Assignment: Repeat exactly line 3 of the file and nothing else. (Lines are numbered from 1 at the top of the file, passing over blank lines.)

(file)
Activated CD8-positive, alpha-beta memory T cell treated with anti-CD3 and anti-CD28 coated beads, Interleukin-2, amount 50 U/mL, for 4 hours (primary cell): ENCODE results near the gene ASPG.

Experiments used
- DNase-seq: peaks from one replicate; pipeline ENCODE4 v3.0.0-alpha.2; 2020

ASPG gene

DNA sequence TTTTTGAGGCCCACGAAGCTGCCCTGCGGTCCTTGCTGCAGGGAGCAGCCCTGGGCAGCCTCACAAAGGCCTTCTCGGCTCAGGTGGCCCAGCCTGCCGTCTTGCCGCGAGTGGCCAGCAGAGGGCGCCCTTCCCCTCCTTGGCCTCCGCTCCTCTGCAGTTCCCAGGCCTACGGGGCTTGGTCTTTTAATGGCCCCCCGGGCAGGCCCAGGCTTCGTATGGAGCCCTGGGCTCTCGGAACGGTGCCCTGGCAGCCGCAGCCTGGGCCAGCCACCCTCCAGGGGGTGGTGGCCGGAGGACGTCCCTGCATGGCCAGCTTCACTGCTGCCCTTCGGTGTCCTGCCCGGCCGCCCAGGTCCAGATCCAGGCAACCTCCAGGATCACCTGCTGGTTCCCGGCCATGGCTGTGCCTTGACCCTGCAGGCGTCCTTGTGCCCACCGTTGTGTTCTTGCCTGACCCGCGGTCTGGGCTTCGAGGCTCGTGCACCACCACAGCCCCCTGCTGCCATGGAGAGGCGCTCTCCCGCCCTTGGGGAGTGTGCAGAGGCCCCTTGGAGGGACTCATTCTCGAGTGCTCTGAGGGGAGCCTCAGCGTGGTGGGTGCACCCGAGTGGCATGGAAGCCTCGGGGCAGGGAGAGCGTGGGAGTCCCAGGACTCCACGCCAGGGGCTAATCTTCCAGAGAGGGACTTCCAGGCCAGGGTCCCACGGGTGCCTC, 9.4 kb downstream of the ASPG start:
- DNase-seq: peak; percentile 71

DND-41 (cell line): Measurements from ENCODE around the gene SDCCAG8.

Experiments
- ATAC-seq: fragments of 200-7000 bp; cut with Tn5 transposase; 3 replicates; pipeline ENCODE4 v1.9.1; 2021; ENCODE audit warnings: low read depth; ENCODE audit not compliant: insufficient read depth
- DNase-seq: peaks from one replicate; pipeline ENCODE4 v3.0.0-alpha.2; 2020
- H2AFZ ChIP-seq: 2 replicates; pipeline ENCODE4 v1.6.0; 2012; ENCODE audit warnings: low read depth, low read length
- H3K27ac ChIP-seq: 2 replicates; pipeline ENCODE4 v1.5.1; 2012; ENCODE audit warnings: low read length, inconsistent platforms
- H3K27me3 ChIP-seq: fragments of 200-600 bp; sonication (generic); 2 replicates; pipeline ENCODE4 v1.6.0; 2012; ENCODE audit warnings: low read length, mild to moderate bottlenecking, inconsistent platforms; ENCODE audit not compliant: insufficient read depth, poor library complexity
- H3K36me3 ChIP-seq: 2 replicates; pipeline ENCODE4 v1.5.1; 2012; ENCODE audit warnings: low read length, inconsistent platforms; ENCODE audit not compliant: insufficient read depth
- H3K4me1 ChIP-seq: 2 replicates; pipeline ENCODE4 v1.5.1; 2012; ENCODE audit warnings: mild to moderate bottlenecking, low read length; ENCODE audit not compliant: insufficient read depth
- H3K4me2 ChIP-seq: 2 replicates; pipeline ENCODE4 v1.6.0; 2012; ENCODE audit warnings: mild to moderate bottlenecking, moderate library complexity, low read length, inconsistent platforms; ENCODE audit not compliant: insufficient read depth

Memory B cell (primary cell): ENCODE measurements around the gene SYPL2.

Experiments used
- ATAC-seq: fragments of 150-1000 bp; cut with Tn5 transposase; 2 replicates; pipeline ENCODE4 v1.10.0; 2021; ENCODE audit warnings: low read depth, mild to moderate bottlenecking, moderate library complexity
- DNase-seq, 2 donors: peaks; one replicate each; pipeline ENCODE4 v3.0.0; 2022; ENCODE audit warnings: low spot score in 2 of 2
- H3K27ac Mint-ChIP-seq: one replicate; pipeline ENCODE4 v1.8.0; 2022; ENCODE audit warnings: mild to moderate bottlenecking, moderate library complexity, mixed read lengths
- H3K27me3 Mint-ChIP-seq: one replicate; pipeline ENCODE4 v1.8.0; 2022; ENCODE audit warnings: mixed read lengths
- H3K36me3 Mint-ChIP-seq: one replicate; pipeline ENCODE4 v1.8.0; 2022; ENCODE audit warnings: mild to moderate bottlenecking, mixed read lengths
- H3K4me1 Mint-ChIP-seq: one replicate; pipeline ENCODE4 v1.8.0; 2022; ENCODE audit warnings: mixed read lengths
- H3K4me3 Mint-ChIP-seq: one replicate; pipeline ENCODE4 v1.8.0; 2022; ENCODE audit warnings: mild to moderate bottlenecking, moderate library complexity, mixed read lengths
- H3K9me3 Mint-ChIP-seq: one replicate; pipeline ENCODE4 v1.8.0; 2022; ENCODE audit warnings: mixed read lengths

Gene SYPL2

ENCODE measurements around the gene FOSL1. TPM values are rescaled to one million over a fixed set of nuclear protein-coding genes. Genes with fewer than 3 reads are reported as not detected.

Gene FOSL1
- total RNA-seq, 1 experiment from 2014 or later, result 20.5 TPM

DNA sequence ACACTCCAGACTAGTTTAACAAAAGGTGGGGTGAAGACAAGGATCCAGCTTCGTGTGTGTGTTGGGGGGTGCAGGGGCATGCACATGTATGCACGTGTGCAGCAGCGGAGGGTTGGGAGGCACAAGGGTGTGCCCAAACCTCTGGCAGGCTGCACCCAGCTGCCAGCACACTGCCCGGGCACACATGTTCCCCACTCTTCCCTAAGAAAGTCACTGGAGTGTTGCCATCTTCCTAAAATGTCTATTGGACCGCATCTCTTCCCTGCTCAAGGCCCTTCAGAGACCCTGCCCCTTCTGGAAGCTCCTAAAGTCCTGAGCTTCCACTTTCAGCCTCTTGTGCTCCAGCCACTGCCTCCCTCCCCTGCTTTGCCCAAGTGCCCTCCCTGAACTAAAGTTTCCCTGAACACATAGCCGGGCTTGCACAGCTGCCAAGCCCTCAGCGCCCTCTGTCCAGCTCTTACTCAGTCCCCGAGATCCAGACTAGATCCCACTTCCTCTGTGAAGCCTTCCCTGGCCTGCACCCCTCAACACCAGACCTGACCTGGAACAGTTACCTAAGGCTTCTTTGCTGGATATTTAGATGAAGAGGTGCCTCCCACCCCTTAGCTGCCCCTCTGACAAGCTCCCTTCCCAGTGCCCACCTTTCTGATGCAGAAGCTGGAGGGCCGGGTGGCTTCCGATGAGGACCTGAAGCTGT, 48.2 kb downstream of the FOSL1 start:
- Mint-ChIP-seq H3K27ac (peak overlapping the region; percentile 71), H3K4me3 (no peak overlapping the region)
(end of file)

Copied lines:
- DNase-seq: peaks from one replicate; pipeline ENCODE4 v3.0.0-alpha.2; 2020